Leachability of heavy metals from stabilized/solidified mine tailing in Russia

  • Dr. Hani Abu-Qdais Civil Engineering Department Jordan University of Science and Technology
  • Inna Begday Begday North Caucasian Federal University, Stavropol, St. Pushkin, 1, Bldg. 2, room. 327
  • Konstantin Shkarlet North Caucasian Federal University, Stavropol, St. Pushkin, 1, Bldg. 2, room. 327
  • Konstantin Harin North Caucasian Federal University, Stavropol, St. Pushkin, 1, Bldg. 2, room. 327
  • Anastasia Bluzhina North Caucasian Federal University, Stavropol, St. Pushkin, 1, Bldg. 2, room. 327
  • Andrey Likhovid
Keywords: Heavy metals, immobility percentage, leaching test, North Caucuses, Portland cement, Russia, stabilization and solidification, tailing


Mining activities are usually producing significant volume of solid waste which is commonly known as tailing. In most of the cases , tailing contain hazardous pollutants like heavy metals that are  posing risks for environment and public health. Therefore, proper management of tailing to minimize their risks is of great importance.

In this study, the leachability of metals (Cd, Pb, Zn, Ni, Cu, Co, Fe and Mn) from mine tailings was investigated. The mine tailings used for this study have been accumulated for several years at two abandoned Urupsky and Elbrosky tailings dumps in North Caucases, Russia. The mineralogical composition and metals concentration in the tailing were determined using X-Ray diffraction (XRD) and chemical extraction analysis. Solidification of the tailing from Urupsky and Elbrosky sites was performed using ordinary Portland cement in a ratio of 1:3 cement to tailing. The solidified masses were cured in water for different periods of time (0, 14, 21, and 28 days) after which they were subjected to dynamic batch leaching test. Regardless of the initial pH value at the beginning of the leaching test, due to the alkaline nature of cement, the leachate pH has been increased immediately to alkaline range (above 11) for all leachates,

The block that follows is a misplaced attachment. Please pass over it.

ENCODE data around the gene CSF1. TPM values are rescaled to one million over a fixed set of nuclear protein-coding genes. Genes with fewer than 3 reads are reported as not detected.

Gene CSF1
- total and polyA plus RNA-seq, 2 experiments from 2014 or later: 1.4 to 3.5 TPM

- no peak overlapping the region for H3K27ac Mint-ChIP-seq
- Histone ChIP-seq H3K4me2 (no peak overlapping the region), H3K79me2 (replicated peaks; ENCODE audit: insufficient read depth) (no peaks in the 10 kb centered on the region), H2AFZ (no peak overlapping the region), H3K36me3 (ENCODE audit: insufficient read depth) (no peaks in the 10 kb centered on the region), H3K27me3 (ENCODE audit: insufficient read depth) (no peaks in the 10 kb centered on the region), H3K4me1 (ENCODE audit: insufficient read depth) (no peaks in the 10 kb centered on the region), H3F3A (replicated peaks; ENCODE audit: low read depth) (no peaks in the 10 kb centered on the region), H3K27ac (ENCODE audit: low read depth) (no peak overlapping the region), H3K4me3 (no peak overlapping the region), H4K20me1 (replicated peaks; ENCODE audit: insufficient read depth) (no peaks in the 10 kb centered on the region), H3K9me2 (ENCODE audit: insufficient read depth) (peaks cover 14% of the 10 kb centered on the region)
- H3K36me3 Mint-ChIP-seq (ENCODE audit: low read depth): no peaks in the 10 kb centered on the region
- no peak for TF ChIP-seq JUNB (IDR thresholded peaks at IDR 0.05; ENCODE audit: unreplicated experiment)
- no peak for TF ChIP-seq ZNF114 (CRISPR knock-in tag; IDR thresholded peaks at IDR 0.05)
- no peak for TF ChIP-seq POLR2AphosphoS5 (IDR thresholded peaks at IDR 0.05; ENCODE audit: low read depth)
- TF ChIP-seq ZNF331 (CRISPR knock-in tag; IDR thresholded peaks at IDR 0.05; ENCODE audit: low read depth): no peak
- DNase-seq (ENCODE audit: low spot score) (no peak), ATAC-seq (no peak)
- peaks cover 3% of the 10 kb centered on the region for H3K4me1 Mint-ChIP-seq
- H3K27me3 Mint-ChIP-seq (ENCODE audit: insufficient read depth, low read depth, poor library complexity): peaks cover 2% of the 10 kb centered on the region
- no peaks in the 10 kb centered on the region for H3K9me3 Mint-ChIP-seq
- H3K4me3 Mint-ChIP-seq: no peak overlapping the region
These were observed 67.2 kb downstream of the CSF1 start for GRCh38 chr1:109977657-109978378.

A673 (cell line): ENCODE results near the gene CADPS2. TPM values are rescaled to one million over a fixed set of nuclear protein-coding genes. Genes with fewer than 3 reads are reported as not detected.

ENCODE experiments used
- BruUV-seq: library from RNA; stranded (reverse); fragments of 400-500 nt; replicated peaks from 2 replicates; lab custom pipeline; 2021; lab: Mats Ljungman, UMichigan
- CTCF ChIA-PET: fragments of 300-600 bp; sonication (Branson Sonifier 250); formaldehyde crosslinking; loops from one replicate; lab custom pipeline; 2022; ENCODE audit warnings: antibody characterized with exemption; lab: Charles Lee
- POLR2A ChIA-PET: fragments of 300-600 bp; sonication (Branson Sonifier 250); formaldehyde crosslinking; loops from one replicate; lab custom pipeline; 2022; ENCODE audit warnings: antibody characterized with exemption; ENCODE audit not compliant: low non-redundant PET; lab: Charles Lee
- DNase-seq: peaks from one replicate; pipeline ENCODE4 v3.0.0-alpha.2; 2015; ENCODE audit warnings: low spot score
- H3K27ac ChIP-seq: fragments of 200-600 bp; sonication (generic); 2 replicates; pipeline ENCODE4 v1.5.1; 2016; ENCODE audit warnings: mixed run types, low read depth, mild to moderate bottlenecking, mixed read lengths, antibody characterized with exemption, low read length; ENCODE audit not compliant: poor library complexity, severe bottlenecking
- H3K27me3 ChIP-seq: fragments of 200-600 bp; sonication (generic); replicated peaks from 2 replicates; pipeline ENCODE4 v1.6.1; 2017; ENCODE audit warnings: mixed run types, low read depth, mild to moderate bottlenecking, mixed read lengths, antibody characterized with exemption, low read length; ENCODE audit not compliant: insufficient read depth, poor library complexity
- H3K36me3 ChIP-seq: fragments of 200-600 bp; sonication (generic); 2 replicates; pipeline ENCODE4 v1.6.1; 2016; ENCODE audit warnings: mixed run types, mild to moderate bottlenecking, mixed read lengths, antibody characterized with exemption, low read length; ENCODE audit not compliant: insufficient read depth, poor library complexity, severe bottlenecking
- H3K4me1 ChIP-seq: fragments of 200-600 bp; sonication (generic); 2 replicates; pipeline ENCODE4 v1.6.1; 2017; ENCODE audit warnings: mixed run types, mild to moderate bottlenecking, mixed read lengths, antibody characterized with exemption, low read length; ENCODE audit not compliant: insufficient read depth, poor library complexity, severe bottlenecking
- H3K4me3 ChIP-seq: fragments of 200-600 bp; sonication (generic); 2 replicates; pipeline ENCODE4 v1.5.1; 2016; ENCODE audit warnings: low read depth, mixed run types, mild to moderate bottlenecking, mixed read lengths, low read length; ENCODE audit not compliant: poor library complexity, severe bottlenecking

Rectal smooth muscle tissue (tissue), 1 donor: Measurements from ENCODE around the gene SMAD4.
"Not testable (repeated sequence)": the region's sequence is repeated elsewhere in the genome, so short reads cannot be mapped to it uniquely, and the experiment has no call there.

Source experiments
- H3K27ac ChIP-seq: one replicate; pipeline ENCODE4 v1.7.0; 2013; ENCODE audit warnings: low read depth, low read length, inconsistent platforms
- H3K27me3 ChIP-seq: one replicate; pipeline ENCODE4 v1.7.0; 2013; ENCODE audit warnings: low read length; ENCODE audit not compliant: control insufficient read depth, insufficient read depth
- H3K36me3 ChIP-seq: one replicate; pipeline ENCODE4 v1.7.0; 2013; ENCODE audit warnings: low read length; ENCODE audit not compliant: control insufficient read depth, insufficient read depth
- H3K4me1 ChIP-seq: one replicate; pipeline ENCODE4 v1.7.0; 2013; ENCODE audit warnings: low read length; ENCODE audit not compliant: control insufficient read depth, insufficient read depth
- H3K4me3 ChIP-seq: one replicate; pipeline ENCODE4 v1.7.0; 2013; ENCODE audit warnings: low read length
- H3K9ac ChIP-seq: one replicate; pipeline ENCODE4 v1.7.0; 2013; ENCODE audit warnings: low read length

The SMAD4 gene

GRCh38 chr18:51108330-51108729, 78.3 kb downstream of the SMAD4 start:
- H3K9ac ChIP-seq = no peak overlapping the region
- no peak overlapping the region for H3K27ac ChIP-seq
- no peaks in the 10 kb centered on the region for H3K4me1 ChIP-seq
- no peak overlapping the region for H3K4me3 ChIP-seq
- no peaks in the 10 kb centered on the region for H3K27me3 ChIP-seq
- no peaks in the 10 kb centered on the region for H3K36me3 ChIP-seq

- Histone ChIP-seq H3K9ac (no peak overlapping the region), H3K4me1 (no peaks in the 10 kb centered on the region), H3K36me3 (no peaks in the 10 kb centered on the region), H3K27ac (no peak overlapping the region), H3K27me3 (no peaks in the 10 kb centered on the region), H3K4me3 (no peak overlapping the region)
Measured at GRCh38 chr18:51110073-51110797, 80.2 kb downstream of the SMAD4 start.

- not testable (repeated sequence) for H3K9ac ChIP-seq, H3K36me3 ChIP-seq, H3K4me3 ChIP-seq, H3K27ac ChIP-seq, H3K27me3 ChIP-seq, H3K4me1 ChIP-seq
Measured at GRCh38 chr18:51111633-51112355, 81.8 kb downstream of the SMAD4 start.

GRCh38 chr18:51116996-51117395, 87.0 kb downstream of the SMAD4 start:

The study revealed that immobility percentage (IP) of the metals ranged from as low as 2% for the Manganese in Elbrosky tailing to as high as 95.8% for Cadmium from Urupski tailing. Despite this, all heavy metals concentrations in the leachate generated at the end of curing period of 28 days were either complying with Russian or USEPA Standards for fresh surface water. This indicates that solidification of tailing using cement is an efficient technology for   decreasing the mobility of the studied heavy metals from both tailing sites.


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